Story at a glance
- More than 1,400 officers tested positive for COVID-19 as of Wednesday.
- The city has reportedly been experiencing record high emergency calls.
- New York City is the epicenter of the outbreak in the U.S.
More than 1,400 New York City Police Department (NYPD) officers have been infected with the coronavirus as the city deals with record high emergency calls amid a lockdown of the city.
The department's commissioner, Dermont Shea, confirmed during an interview with CNN's Jim Sciutto more than 1,400 officers have tested positive for the virus, while about 17 percent of the officers are out sick.
"The message is to all New Yorkers, 'We're all in this together'" Shea said.
In the past week, five members of the department have died of COVID-19-related causes: a detective in Harlem, a Queens school safety agent, two administrative aides and a custodian.
The department said Tuesday it will be getting an influx of personal protective equipment, including masks, gloves and sanitizer to help keep its workforce safer during the outbreak.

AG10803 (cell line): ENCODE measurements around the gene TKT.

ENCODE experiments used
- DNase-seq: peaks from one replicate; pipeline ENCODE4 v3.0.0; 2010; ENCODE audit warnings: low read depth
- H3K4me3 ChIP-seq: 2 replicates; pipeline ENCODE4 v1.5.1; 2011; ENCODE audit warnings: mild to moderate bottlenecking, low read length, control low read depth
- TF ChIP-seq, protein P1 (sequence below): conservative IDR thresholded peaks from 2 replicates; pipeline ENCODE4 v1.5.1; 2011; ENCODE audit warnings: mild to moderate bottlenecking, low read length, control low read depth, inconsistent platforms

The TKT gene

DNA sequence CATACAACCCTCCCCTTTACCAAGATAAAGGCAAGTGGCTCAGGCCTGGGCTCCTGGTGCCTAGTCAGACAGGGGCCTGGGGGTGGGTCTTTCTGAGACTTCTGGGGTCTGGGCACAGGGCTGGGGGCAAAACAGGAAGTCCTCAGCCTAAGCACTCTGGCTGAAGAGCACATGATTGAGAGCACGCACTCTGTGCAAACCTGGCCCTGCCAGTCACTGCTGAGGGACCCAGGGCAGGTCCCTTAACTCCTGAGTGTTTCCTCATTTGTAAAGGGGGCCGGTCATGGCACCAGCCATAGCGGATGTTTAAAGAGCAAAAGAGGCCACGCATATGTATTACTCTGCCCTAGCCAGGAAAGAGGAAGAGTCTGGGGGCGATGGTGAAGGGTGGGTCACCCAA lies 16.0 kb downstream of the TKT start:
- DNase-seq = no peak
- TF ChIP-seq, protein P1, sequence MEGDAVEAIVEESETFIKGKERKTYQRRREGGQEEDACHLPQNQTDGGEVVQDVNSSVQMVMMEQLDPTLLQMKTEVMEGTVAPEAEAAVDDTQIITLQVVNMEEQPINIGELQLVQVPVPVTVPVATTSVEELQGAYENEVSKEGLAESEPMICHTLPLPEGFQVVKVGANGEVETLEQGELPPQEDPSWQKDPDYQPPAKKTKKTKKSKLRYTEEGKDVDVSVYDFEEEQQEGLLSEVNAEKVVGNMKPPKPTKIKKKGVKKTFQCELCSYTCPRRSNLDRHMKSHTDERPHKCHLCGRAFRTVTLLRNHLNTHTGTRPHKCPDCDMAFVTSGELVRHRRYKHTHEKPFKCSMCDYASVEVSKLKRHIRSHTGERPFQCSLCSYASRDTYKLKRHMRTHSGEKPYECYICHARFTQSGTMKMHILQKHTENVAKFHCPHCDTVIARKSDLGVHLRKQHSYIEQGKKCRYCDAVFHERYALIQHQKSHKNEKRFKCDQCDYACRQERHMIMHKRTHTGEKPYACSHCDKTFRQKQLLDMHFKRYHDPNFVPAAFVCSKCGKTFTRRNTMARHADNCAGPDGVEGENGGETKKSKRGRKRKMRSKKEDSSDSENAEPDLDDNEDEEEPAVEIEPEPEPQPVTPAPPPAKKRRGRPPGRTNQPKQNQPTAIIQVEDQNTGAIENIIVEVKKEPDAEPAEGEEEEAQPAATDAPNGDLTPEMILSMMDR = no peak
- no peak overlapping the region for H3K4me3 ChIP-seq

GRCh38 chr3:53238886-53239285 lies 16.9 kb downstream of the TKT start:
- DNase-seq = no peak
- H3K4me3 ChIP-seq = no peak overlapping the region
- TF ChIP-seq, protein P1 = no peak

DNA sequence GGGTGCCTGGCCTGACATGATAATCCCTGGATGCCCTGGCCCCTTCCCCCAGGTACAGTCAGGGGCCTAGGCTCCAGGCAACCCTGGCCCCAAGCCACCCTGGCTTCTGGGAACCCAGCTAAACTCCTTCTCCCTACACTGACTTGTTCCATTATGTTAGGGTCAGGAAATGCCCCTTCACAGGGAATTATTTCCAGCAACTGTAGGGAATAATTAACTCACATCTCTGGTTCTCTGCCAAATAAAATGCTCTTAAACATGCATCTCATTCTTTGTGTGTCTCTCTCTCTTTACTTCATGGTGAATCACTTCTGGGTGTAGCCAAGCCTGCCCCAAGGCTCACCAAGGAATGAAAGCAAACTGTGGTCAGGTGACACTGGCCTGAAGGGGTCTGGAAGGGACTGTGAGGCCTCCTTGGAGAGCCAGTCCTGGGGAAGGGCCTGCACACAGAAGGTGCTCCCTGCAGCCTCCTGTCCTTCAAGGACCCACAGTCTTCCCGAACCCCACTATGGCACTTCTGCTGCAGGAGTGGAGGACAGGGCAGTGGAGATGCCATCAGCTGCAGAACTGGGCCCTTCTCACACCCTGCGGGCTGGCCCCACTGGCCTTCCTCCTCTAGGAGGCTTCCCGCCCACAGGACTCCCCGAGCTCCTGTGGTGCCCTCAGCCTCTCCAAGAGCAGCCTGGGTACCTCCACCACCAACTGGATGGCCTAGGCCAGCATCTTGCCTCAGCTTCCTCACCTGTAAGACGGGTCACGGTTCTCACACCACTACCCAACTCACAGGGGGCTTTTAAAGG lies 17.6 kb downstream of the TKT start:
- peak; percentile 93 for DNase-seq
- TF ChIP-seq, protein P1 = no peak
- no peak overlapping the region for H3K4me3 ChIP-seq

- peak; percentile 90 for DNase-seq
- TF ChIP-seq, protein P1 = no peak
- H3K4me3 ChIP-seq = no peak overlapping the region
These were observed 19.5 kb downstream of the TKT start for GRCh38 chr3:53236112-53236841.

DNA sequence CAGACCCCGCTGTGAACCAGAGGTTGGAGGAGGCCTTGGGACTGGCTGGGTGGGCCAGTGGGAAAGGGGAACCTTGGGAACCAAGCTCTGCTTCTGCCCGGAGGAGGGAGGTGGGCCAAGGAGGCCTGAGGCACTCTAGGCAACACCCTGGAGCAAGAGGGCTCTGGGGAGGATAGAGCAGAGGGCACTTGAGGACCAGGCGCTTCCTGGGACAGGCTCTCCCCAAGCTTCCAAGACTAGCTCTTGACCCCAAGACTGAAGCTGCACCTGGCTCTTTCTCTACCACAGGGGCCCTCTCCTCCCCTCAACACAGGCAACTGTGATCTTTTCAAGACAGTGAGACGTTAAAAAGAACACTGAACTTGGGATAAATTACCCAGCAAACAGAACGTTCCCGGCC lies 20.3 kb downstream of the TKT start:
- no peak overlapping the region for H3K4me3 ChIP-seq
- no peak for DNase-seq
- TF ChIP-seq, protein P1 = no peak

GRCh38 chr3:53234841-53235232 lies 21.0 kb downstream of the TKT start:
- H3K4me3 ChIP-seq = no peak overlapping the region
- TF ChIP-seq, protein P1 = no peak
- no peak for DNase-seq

CNBC reports more than 280 members of the Fire Department of New York, including firefighters, EMTs and civilians have been infected. The Fire Department also said the 911 call volume is hitting record highs daily.
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There were more than 6,500 medical calls to 911 placed on Monday, and the FDNY has had to hold hundreds of calls, meaning lower priority sick calls had to wait for ambulances, according to CNBC.
New York Gov. Andrew Cuomo said Tuesday he would send New York state police if necessary to make up for the NYPD officers out sick, while New York City Mayor Bill de Blasio said some healthy officers would pick up overtime as infected officers recover.
Cuomo Wednesday announced the state's death toll was more than 1,900, and the number of confirmed cases of the virus in the tri-state area has yet to reach its peak.
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